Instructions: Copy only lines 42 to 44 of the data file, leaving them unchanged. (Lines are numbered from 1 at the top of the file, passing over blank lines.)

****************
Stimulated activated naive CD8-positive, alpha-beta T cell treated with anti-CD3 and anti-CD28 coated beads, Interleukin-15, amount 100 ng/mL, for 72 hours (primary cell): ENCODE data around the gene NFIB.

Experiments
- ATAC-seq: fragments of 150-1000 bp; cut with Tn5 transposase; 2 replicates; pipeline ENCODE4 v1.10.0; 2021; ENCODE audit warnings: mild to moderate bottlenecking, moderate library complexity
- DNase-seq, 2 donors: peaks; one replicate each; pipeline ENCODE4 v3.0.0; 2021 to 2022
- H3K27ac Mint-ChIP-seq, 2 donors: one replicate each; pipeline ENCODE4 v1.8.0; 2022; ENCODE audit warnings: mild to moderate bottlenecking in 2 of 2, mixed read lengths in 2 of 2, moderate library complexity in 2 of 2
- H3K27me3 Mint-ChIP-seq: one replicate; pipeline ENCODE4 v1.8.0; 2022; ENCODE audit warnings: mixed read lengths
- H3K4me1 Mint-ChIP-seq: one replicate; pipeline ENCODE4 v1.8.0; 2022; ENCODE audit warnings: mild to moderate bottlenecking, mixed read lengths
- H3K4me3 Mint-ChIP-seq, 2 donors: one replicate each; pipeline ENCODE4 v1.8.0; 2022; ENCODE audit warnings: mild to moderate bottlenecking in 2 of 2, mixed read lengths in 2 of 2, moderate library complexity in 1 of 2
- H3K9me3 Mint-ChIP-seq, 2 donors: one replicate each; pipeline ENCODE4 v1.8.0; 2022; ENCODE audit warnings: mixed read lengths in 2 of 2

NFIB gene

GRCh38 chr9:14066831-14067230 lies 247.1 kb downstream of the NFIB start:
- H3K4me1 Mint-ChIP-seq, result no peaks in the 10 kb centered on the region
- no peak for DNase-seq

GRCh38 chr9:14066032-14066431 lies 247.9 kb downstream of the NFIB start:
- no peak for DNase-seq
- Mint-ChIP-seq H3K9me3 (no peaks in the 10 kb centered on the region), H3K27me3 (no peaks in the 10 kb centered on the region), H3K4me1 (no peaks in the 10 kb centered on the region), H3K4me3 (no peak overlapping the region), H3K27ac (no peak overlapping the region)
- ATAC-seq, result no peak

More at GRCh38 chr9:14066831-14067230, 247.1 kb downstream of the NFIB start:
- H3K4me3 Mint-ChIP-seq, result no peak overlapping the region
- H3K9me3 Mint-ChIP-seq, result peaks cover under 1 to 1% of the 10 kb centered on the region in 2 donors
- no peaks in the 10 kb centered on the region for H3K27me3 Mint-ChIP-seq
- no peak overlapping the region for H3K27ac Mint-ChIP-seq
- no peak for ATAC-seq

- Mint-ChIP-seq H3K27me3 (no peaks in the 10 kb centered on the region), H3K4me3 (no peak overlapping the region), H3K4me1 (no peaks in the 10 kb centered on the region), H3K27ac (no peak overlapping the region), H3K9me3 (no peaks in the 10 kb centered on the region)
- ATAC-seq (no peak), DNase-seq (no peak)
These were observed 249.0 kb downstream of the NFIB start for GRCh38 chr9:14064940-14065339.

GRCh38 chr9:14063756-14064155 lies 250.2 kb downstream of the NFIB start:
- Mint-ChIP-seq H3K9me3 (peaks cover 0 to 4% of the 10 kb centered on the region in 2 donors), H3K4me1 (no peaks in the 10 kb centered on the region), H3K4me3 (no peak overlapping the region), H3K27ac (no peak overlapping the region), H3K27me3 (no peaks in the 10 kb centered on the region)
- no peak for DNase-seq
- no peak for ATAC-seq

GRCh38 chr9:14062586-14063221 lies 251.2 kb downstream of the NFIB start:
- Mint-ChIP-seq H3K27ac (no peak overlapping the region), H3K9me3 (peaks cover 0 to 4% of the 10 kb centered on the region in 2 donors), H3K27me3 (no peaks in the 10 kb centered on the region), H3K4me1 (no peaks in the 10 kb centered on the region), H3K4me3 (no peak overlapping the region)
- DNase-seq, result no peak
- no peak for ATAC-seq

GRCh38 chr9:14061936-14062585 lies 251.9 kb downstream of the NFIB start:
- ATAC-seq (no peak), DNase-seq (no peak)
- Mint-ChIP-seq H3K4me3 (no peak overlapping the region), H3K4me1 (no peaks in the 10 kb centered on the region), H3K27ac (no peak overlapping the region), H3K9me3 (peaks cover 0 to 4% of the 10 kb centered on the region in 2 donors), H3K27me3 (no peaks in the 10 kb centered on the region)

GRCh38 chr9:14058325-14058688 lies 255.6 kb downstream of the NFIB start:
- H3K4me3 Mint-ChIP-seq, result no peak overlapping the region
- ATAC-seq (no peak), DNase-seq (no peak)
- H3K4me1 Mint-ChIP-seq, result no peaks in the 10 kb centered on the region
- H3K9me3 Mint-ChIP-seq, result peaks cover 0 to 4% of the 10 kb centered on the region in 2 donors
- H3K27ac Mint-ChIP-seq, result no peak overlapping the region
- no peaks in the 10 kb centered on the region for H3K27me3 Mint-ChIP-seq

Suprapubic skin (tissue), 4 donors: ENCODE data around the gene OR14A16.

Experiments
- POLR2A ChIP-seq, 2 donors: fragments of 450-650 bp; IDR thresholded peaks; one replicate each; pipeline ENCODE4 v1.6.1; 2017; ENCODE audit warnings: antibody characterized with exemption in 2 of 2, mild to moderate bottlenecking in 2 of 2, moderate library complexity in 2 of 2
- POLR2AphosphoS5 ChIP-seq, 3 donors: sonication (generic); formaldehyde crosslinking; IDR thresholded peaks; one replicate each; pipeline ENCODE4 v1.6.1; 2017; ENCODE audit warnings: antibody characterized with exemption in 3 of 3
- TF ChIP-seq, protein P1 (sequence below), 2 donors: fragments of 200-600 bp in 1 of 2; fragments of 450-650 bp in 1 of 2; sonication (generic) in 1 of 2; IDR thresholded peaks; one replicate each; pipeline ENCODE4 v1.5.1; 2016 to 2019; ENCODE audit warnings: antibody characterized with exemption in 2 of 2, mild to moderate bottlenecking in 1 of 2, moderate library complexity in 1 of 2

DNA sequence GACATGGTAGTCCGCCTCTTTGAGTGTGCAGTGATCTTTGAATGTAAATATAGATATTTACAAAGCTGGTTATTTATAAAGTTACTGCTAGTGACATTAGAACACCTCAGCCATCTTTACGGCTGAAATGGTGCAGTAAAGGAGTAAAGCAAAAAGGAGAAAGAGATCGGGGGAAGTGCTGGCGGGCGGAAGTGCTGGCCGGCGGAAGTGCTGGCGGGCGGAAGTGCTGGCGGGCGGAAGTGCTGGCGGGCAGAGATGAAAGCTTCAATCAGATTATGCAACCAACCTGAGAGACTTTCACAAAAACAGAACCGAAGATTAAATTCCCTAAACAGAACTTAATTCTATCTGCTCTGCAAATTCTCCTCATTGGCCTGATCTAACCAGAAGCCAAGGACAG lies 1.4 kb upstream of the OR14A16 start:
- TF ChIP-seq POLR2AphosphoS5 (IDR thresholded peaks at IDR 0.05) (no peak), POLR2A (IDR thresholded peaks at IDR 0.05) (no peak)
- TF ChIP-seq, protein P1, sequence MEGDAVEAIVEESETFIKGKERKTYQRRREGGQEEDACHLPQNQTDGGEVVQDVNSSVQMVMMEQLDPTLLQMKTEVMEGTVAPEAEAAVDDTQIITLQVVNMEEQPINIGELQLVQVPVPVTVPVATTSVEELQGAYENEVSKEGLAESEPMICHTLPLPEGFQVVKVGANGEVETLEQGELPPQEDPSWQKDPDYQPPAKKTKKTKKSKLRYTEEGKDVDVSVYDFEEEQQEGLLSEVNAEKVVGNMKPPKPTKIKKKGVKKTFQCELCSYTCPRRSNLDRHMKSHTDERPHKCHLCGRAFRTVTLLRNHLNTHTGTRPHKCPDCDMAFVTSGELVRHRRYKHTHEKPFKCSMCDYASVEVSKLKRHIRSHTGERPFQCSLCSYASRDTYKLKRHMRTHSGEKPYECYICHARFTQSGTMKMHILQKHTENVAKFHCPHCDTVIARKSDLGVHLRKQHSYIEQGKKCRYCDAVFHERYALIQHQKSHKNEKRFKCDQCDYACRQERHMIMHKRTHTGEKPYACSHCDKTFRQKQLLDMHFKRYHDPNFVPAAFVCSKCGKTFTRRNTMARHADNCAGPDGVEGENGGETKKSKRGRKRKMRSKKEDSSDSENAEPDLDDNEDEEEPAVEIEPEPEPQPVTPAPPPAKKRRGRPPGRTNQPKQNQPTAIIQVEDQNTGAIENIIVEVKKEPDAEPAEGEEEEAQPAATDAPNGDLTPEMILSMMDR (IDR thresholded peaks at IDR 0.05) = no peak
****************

- H3K9me3 Mint-ChIP-seq, result peaks cover 0 to 4% of the 10 kb centered on the region in 2 donors
- H3K27ac Mint-ChIP-seq, result no peak overlapping the region
- no peaks in the 10 kb centered on the region for H3K27me3 Mint-ChIP-seq